When Romeo first appears in act 1, scene 1 of William Shakespeare's Romeo and Juliet, he tells his friend, Benvolio, that he's in love with a woman whose name he won't reveal. Romeo says only, "I do love a woman" (1.1.206) and tells Benvolio that the woman has vowed to live a chaste life, which devastates Romeo and casts him into utter, lovesick despair.
Romeo asks Benvolio what he can do to stop thinking about the woman.
BENVOLIO. By giving liberty unto thine eyes.
Examine other beauties (1.1.229–230).
As luck would have it, in act 1, scene 2 Romeo is presented with exactly that opportunity. Romeo is still lamenting his unrequited love for a woman when the two friends meet a servant from the Capulet household who's been tasked with inviting people to the Capulets' feast.
The servant has a list of people invited to the feast, but the servant can't read. He asks Romeo and Benvolio if they can read, which they can, and Romeo reads the list of invitees, which just happens to include Rosaline.
Even though the feast is at the home of the Capulets, the Montagues' (Romeo's family) greatest rivals, Benvolio suggests to Romeo that they go to the feast so that Romeo can look at other women and get his mind off Rosaline (whose name Benvolio has somehow learned).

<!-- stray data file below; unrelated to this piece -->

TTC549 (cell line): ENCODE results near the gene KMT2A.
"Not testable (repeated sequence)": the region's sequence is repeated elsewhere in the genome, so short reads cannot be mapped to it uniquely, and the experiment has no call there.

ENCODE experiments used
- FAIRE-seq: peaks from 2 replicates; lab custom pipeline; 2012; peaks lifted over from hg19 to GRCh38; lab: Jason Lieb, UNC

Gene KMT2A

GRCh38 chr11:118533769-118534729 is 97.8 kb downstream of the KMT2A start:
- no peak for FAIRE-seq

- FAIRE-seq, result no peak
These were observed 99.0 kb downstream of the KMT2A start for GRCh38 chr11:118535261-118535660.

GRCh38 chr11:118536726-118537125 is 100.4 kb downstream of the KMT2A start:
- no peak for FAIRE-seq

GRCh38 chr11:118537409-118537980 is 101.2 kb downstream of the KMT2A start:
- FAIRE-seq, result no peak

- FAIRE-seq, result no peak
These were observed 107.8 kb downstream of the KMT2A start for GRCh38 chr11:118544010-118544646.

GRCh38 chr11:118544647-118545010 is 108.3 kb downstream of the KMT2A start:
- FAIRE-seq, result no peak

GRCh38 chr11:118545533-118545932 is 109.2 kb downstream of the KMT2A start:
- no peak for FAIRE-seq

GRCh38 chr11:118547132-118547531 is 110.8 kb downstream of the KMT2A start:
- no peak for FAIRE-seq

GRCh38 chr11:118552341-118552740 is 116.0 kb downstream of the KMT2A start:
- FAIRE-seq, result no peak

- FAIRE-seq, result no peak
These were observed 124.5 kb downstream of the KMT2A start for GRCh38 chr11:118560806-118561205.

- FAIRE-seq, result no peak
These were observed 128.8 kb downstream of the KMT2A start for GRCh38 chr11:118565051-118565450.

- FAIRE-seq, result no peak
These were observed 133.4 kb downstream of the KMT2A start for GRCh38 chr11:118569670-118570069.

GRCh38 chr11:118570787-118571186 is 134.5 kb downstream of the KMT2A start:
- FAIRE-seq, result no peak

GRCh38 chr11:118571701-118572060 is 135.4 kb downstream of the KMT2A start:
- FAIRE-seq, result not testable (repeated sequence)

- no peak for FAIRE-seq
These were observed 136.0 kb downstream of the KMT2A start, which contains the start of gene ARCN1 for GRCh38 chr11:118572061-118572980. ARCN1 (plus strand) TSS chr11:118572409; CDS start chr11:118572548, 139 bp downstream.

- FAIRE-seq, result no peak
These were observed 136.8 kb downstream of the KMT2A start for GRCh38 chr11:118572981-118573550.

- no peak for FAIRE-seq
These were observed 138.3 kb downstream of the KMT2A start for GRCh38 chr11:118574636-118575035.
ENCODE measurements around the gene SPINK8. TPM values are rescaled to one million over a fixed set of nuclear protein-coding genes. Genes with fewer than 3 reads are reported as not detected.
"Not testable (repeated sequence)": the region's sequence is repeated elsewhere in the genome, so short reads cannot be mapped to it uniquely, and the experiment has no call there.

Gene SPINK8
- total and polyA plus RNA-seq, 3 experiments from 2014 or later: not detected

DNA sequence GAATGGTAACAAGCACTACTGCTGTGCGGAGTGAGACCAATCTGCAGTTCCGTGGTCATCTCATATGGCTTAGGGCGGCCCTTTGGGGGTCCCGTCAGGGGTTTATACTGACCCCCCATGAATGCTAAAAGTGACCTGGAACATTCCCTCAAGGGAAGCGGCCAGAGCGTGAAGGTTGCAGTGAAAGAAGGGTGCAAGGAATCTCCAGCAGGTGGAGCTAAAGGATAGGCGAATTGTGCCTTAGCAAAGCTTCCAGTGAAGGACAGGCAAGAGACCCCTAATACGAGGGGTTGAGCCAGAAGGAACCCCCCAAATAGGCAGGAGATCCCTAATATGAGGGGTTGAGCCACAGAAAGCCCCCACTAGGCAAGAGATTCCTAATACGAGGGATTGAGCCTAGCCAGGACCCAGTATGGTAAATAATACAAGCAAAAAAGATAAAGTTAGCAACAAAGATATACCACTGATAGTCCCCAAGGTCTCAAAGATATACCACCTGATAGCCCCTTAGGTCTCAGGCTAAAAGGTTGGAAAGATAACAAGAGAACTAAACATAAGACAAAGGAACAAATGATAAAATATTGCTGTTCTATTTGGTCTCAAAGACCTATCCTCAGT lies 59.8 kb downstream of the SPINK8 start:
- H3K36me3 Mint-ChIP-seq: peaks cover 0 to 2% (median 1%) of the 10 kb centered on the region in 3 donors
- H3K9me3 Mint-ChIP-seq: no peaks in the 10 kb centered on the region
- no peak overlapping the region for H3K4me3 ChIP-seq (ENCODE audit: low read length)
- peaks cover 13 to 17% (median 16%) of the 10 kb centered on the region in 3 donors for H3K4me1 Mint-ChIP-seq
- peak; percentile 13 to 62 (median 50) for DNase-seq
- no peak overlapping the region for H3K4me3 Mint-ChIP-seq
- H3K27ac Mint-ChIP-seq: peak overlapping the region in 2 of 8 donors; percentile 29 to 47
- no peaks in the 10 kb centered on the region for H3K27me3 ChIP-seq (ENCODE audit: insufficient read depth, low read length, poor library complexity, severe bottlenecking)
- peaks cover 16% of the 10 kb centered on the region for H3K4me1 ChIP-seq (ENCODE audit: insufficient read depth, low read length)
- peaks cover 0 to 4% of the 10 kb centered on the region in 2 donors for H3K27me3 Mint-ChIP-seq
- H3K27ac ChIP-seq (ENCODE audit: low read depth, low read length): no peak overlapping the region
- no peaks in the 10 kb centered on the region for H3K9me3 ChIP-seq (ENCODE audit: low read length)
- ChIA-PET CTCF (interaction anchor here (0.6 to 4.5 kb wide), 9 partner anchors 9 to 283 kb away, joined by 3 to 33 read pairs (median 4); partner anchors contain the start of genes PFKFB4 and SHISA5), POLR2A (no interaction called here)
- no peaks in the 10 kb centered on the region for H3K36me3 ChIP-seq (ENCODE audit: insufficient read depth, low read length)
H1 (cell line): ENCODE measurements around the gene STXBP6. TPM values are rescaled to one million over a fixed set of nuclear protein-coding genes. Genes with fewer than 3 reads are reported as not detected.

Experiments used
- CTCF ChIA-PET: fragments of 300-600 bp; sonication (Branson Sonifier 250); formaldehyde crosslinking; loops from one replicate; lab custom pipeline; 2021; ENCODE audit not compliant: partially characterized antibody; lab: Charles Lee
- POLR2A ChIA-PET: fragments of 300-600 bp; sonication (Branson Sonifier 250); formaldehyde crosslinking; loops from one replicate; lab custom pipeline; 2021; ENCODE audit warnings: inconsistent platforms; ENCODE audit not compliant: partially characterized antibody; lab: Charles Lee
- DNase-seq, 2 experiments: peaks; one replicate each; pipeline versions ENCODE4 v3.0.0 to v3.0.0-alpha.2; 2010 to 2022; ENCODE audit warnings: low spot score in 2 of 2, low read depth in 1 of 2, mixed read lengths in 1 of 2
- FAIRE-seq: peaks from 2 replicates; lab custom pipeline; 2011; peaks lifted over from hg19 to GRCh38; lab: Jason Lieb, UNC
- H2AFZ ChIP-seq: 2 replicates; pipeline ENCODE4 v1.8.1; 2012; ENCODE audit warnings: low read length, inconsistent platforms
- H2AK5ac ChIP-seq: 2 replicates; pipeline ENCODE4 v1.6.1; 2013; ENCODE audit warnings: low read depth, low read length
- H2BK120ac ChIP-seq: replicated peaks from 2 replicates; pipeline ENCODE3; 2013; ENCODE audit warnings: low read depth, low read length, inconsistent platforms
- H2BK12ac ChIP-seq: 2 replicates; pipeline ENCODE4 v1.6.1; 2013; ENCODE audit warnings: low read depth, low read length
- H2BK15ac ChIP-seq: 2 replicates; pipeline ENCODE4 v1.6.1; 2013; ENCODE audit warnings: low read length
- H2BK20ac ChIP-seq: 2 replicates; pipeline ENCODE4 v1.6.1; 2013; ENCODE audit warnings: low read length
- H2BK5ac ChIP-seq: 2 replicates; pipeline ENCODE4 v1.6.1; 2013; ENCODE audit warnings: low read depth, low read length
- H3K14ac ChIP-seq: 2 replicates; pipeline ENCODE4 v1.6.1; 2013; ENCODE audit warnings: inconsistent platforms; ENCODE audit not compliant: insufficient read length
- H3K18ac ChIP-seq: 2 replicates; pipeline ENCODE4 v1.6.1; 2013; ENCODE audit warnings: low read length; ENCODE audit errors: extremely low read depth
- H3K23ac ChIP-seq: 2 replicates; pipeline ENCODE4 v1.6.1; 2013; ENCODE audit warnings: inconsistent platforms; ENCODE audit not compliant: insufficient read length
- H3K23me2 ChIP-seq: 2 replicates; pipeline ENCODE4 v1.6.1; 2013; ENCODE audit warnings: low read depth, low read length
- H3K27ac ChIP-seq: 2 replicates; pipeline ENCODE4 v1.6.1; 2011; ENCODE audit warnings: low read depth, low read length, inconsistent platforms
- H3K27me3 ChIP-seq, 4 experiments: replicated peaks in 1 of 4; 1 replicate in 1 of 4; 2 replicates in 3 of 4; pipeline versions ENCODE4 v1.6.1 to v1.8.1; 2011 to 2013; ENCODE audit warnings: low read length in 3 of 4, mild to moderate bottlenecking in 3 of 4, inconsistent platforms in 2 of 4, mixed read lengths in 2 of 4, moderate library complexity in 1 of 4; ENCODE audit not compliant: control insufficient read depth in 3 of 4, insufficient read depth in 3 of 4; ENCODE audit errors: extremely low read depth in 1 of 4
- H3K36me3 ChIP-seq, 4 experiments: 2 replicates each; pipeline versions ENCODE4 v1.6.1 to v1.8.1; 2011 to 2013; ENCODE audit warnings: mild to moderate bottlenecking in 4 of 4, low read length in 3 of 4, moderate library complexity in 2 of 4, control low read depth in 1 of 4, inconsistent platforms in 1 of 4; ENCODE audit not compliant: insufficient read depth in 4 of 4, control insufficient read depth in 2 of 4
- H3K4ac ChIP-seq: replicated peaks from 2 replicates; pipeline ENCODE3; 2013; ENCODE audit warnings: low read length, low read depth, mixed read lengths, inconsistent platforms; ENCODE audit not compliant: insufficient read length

BENVOLIO. Compare her face with some that I shall show,
And I will make thee think thy swan a crow (1.2.90–91).
Romeo scoffs at the idea that there will by any woman at the feast who can compare to Rosaline, but he reluctantly agrees to go the feast simply to be able to look at Rosaline.
ROMEO. I'll go along, no such sight to be shown,
But to rejoice in splendour of my own (1.2.105–106).
Nothing is ever that easy for Romeo, of course, even going to a party to look at beautiful women.
In act 1, scene 4, on the way to the Capulets' feast, Romeo tells Mercutio and Benvolio that he has a "soul of lead" (1.4.16) and a burden of love that weighs heavily on him. Romeo says, "I dreamt a dream to-night" (1.4.53), but before he can explain the dream, Mercutio launches into his famous, if lengthy, "Queen Mab" speech (1.4.58–100).
When Mercutio finally finishes talking, Romeo explains, somewhat overdramatically, why he's fearful of going to the party. At the same time, Romeo foreshadows the end of the play.
ROMEO. My mind misgives
Some consequence, yet hanging in the stars,
Shall bitterly begin his fearful date
With this night's revels and expire the term
Of a despised life, clos'd in my breast,
By some vile forfeit of untimely death (1.4.113-118).
Oddly, after making such a dire prediction, Romeo's mood suddenly changes. He decides to trust his life to fate and heads off to the party with his friends.
ROMEO. But He, that hath the steerage of my course,
Direct my sail! On, lusty gentlemen! (1.4.119–120)
As for Benvolio's reason for wanting to go the Capulets' feast, he doesn't say. It might be that he enjoys a good party and free food, or he wants to look at beautiful women himself, or he hopes to be proven right in taking his friend Romeo to the feast to lighten his "leaden soul" and ease the burden of his heavy, lovesick heart.